Measuring Digital Activities in the Australian Economy

This paper outlines the ABS application of the BEA approach, and presents preliminary and experimental estimates of digital activity in Australia

Released
27/02/2019

By Pengfei Zhao, Research Hub

Summary

Rapid advancements in digital technologies in recent years have transformed the ways in which households, firms and governments interact with each other. Digital activities have grown rapidly and become an important contributor to economies around the world. This dynamic shift has increased the demand for statistical insights into digital activities in Australia for analytical and policy purposes.

While the Australian Bureau of Statistics (ABS) captures many aspects of the Australian digital economy in the National Accounts, it does not separately identify all digital activities, nor trace the estimated aggregate economic performance to its digital origins. In particular, measuring digital activities in official statistics has been challenging due to definitional, classification and measurement issues.

To guide estimation and comparability in official statistics, a framework for measuring a digital economy has been developed by the Organisation for Economic Co-operation and Development (OECD). The framework has been partially implemented by the Bureau of Economic Analysis (BEA) and Statistics New Zealand to gain insights into digital activities relative to the U.S. and New Zealand economy, respectively (Barefoot et al., 2018; Millar & Grant, 2017).

In this paper, ABS has applied the BEA approach to estimate digital activity in Australia using selected separately identifiable digital products from the ABS supply-use tables.  The preliminary estimates provide insights into digital activities through a National Accounts lens. Applying the BEA approach enables Australia to engage in policy debate and international discussions of digital activities in a timely and responsive manner.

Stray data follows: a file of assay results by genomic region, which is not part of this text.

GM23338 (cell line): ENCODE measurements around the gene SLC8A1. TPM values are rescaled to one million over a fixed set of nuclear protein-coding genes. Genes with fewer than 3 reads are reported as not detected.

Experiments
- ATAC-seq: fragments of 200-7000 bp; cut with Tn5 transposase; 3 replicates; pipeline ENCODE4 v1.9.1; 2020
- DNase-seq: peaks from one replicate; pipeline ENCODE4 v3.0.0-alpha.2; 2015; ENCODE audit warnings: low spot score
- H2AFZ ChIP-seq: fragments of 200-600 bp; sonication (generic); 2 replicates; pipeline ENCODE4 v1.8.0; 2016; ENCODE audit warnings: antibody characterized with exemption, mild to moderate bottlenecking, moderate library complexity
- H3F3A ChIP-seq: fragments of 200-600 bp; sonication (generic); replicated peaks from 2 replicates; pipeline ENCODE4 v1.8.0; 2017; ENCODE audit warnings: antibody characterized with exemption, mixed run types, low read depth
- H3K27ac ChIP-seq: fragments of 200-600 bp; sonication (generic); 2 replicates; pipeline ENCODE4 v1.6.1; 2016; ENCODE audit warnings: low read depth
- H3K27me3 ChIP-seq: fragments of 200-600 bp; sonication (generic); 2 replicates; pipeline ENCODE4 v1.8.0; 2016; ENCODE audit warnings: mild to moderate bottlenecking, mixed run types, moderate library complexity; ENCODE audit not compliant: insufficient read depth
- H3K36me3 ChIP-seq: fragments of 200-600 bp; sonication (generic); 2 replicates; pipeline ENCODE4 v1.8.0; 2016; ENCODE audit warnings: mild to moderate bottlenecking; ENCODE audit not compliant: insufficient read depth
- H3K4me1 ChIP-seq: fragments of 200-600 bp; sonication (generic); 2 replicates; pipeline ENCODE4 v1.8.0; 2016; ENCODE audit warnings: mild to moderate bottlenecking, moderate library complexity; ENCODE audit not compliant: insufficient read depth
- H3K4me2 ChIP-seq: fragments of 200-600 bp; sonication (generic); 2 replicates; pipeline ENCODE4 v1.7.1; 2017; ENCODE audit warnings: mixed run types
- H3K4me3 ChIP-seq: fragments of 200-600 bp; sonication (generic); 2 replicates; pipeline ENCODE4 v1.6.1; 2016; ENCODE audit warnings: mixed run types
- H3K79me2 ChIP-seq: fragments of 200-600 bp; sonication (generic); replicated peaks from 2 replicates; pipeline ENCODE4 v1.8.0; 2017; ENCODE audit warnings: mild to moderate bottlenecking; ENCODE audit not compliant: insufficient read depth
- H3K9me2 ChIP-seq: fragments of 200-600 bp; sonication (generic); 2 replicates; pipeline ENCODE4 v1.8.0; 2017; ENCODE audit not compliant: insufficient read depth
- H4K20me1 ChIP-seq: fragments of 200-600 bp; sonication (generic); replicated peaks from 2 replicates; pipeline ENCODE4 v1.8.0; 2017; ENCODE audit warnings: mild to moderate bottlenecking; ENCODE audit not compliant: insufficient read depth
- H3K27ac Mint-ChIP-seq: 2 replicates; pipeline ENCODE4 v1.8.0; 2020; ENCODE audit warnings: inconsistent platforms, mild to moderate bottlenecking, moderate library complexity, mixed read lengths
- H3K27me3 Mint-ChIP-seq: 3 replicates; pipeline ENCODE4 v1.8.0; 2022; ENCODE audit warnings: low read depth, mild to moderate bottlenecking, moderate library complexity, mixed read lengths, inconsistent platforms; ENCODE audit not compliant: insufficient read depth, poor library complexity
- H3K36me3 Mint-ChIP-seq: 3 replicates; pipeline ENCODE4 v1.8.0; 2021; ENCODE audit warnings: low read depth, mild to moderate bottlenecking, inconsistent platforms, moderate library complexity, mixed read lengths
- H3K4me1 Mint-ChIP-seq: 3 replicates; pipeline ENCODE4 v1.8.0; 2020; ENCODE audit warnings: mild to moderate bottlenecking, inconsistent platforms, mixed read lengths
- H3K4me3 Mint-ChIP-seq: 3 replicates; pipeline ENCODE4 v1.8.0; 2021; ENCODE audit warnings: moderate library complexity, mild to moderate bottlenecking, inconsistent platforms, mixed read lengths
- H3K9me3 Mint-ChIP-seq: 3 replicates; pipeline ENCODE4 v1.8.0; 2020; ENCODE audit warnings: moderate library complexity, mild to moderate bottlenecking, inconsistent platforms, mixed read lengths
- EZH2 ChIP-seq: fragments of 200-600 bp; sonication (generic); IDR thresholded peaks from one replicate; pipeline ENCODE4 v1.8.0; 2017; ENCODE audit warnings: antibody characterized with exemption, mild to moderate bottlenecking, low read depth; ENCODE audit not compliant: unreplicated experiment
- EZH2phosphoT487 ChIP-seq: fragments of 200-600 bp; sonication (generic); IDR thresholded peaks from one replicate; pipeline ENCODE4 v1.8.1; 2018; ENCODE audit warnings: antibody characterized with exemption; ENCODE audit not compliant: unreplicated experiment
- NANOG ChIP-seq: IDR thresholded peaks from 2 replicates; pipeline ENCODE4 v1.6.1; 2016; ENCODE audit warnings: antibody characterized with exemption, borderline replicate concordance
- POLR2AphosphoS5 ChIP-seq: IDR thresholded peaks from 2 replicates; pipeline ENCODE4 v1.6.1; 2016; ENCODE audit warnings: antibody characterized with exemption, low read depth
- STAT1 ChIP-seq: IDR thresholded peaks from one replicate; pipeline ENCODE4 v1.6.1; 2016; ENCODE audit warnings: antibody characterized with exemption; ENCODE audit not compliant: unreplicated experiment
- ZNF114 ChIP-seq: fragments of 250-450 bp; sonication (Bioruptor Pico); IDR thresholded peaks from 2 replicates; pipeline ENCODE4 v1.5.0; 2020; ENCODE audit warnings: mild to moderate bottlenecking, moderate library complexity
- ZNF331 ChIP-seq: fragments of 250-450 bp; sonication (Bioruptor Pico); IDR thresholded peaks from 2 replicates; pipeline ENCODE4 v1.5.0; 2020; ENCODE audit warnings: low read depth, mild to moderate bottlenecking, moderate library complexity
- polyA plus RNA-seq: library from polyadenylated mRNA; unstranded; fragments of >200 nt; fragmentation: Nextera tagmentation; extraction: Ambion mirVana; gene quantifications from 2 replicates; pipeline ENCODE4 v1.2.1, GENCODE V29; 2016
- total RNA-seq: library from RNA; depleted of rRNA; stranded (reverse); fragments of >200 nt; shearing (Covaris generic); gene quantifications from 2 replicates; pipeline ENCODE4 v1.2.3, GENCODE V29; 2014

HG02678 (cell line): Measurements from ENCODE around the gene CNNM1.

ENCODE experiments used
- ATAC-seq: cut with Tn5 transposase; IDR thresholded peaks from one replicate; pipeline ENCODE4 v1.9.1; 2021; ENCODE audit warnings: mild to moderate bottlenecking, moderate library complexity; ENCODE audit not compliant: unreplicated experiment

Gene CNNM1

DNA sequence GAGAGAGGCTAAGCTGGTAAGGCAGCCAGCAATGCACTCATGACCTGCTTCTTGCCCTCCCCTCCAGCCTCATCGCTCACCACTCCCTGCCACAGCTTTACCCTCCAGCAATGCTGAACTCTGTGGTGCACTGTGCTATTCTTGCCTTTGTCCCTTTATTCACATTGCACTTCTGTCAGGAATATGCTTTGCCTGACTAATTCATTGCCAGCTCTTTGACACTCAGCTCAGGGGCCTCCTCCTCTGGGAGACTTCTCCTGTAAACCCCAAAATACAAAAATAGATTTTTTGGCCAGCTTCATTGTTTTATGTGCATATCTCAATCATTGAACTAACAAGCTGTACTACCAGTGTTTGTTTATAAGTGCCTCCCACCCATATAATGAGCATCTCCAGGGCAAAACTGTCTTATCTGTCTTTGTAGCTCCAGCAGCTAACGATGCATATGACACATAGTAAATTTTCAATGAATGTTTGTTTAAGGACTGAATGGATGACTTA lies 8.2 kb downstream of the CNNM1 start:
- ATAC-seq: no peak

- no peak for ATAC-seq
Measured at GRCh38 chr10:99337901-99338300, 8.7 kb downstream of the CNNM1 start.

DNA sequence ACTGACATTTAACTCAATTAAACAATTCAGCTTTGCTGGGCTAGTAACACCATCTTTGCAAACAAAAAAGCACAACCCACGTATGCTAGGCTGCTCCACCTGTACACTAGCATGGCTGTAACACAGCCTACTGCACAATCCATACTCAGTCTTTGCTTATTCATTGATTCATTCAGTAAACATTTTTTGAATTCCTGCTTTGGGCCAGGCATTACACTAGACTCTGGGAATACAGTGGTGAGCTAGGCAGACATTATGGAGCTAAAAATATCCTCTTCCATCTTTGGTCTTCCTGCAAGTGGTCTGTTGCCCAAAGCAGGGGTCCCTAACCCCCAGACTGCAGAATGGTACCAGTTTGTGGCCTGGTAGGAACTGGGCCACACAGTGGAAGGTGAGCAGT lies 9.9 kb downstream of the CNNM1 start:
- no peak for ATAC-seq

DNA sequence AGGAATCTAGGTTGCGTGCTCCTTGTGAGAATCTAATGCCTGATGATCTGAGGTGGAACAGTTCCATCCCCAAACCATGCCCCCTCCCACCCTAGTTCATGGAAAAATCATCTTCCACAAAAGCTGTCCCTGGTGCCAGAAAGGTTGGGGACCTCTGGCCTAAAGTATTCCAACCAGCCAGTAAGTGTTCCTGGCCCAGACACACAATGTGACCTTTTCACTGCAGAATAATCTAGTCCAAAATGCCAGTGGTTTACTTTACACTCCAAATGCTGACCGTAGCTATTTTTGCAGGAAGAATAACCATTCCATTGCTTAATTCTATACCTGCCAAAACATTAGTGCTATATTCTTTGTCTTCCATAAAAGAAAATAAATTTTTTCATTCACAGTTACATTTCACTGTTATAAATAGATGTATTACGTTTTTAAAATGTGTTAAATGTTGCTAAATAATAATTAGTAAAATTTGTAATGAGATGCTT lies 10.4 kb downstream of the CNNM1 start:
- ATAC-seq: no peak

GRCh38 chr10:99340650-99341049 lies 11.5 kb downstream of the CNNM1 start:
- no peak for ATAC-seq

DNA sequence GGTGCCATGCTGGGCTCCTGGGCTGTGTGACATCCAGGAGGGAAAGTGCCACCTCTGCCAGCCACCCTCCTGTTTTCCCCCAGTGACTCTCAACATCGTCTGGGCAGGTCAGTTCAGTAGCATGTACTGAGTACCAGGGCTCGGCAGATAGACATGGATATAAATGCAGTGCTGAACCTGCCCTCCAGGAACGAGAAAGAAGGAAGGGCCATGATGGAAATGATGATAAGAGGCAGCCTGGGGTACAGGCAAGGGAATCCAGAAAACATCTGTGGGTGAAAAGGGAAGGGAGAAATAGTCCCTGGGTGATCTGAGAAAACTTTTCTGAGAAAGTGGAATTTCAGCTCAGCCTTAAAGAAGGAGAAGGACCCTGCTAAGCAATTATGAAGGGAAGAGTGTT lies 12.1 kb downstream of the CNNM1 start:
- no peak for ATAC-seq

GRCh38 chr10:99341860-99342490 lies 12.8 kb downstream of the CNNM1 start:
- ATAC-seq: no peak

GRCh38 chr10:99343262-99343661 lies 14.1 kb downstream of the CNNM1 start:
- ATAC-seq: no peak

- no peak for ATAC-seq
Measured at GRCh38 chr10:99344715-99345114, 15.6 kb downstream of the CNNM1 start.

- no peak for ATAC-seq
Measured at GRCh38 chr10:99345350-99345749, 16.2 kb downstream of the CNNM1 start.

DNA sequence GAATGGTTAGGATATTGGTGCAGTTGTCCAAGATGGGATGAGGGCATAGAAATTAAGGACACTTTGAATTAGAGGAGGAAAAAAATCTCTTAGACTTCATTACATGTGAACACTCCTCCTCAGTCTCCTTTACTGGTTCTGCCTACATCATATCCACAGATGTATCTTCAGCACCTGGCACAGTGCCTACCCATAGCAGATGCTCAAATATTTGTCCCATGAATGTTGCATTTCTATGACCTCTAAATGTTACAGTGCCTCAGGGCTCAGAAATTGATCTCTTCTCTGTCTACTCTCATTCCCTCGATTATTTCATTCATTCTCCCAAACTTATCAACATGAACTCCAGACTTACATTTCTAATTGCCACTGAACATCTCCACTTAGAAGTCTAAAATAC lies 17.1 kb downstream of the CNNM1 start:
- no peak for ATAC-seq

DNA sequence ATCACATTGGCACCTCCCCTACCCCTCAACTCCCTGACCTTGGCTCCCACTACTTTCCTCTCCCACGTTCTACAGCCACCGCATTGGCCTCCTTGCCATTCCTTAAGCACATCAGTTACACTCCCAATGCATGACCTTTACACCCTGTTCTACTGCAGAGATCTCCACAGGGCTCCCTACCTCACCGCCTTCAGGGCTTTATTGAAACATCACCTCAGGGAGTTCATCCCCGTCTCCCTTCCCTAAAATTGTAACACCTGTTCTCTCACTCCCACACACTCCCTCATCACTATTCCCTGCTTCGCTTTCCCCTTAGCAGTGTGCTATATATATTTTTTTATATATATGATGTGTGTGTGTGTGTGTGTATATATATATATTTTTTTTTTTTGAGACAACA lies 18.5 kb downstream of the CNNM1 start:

This paper outlines the ABS application of the BEA approach, and presents preliminary and experimental estimates of digital activity in Australia. The results indicate that information and telecommunication services, while a relatively small share of total Australian production, are an increasing driver of Australian economic growth. The paper also acknowledges the limitations of the approach and highlights areas for potential future developments.

The ABS welcomes feedback and comments on the preliminary work, which can be directed to: Lauren Ford, Director, Economic Research Section, email: prices.statistics@abs.gov.au. The ABS Privacy Policy outlines how the ABS will handle any personal information that you provide to us. 

1. Introduction

In recent years, digital activities have grown rapidly and become an important economic contributor. Across major economies, including the U.S., U.K., France and Germany, expenditure on digital skills, digital equipment, software and intermediate digital goods and services are significant sources of economic activity (Watson, 2018). In New Zealand, digitally ordered products were estimated to account for around 20% of total gross output over the period 2007-2015. Further, the annual growth of digitally delivered products outpaced that of total gross output (Millar & Grant, 2017). In Canada, over half of the country’s population purchased music and video downloads, and streaming services in 2017-2018 (Statistics Canada, 2018). Such results have increased the demand for insights into digital activities in Australia for analytical and policy purposes.

While the ABS captures many aspects of the Australian digital economy, the ABS National Accounts do not separately identify digital activities nor trace the estimated aggregate economic performance to its digital origins. Feedback from stakeholders and policy makers noted that this lack of visibility in official statistics hampers analysis and discussion.